Q What's the way to handle neighbours with unsightly land or weedy gardens?
A Unless rubbish creates a health risk or is a public eyesore, your legal rights are few. An offer to help weed or tidy up, especially with elderly or infirm neighbours, is a constructive way to help resolve the issue. Follow these guidelines to help minimise problems.
- Don’t let the problem fester, contact your neighbour for a chat as soon as possible and do your best to keep the discussion cordial.
- Be reasonable, stick to the point at issue and know the legal position, just in case.
- Be prepared to compromise in order to keep the peace.
Caption: Rubbish can be a very upsetting problem
Q Weed seeds constantly blow into my garden from derelict land nearby. Can I do anything about this?
A Even if you know who owns the land, it's likely to be very difficult to get them to do anything about it. However, all cultivated soil already contains hundreds of weed seeds in every handful, so a few more blowing in will not make a huge difference. Keep on top of weed seeds by using mulches (black plastic or grass clippings are effective), or hoeing regularly.
Q What about the Weeds Act?
A This legislation aims to control a small number of pernicious agricultural weeds by requiring landowners to prevent them setting seed. The weeds are broad-leafed dock (Rumex obtusifolius), curled dock (Rumex crispus), creeping or field thistle (Cirsium arvense), spear thistle (Cirsium vulgare) and ragwort (Senecio jacobea).
Inspectors from the Department for Environment, Food and Rural Affairs (DEFRA) have the power to inspect the land and serve an order requiring the owner to control the weeds. However, they are unlikely to do this except in agricultural areas, and even these cases are very rare.
Q Are there any other illegal weeds?
A Under the Wildlife and Countryside Act 1981 it is an offence to plant, or cause to grow, in the wild, giant hogweed (Heracleum mantegazzianum), Japanese knotweed (Polygonum cuspidatum) and some other listed weeds. This means you can legally grow these plants in your garden, but must not allow them to escape.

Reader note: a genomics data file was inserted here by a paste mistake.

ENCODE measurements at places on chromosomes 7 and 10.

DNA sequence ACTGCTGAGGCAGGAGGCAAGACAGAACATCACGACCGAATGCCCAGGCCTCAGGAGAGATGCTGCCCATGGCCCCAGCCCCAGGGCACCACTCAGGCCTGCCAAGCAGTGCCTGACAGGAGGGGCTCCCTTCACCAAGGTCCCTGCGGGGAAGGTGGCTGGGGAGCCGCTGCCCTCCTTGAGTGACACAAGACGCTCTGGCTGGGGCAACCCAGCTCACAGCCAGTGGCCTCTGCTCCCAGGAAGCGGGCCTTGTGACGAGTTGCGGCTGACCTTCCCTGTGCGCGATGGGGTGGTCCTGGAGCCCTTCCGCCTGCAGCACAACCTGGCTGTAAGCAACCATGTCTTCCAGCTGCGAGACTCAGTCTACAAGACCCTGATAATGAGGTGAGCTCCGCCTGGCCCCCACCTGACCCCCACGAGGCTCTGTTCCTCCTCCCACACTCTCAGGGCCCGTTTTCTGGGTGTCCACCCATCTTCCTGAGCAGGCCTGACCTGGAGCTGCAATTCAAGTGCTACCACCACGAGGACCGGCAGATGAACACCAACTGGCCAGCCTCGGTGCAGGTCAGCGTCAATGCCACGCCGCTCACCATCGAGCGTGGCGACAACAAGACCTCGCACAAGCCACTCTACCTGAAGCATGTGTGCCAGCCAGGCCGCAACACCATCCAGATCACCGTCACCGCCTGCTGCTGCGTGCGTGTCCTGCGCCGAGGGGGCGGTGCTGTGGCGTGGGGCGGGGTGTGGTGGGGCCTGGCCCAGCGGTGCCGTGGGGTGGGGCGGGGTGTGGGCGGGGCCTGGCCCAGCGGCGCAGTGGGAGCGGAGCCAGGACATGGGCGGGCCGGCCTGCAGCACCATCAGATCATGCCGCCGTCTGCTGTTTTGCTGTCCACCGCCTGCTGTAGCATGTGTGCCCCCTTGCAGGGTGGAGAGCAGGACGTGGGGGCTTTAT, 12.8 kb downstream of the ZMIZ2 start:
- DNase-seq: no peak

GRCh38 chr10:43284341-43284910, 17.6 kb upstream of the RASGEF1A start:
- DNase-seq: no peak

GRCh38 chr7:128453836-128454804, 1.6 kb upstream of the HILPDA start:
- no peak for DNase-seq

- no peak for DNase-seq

Q What’s the best way to stop bindweed creeping under the fence?
A You can apply a weedkiller containing glyphosate to the foliage. This will kill the roots, too. Alternatively, insert a vertical barrier of thick polythene, corrugated iron or similar 15cm deep into the soil along the boundary.
Q Neighbouring tenants have let their garden become a complete tip and I think there may even be rats living there. How can I get it cleaned up?
A With rented property, contact the landlord, who may be able to take action to tidy up unsightly areas. Whoever owns the land, if there is a health risk, or if the mess is destroying the amenity and beauty of the whole area, you may have some legal redress, though only in extreme cases. Under the Town and Country Planning Acts, your local council can remove rubbish which is a public eyesore. Photographic evidence and the support of other residents will help your case.
If you suspect rats have taken up residence, contact your local Environmental Health Department. They can serve a notice on the owners to remove the rubbish, if there is a proven health risk.